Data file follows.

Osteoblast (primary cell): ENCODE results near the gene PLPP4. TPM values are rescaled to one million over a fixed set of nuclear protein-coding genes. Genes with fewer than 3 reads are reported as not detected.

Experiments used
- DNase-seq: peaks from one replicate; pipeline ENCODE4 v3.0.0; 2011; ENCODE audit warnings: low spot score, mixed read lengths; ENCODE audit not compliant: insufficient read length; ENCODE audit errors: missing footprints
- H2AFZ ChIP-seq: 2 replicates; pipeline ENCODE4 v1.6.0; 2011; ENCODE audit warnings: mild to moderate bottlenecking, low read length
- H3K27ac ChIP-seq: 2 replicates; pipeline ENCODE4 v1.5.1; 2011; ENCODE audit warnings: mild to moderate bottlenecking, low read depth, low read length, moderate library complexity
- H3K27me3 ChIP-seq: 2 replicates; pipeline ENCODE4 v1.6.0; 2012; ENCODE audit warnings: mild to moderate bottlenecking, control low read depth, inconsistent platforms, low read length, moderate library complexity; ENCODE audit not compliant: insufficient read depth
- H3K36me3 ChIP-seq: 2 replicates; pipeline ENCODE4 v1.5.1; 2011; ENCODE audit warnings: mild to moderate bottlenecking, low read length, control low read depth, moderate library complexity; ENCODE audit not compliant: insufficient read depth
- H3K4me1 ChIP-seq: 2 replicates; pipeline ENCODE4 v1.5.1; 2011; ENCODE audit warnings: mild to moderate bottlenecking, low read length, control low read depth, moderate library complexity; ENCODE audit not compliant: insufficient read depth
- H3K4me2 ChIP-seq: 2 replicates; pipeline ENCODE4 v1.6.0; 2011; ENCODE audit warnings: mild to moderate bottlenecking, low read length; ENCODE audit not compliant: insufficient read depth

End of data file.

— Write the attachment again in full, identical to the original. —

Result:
Osteoblast (primary cell): ENCODE results near the gene PLPP4. TPM values are rescaled to one million over a fixed set of nuclear protein-coding genes. Genes with fewer than 3 reads are reported as not detected.

Experiments used
- DNase-seq: peaks from one replicate; pipeline ENCODE4 v3.0.0; 2011; ENCODE audit warnings: low spot score, mixed read lengths; ENCODE audit not compliant: insufficient read length; ENCODE audit errors: missing footprints
- H2AFZ ChIP-seq: 2 replicates; pipeline ENCODE4 v1.6.0; 2011; ENCODE audit warnings: mild to moderate bottlenecking, low read length
- H3K27ac ChIP-seq: 2 replicates; pipeline ENCODE4 v1.5.1; 2011; ENCODE audit warnings: mild to moderate bottlenecking, low read depth, low read length, moderate library complexity
- H3K27me3 ChIP-seq: 2 replicates; pipeline ENCODE4 v1.6.0; 2012; ENCODE audit warnings: mild to moderate bottlenecking, control low read depth, inconsistent platforms, low read length, moderate library complexity; ENCODE audit not compliant: insufficient read depth
- H3K36me3 ChIP-seq: 2 replicates; pipeline ENCODE4 v1.5.1; 2011; ENCODE audit warnings: mild to moderate bottlenecking, low read length, control low read depth, moderate library complexity; ENCODE audit not compliant: insufficient read depth
- H3K4me1 ChIP-seq: 2 replicates; pipeline ENCODE4 v1.5.1; 2011; ENCODE audit warnings: mild to moderate bottlenecking, low read length, control low read depth, moderate library complexity; ENCODE audit not compliant: insufficient read depth
- H3K4me2 ChIP-seq: 2 replicates; pipeline ENCODE4 v1.6.0; 2011; ENCODE audit warnings: mild to moderate bottlenecking, low read length; ENCODE audit not compliant: insufficient read depth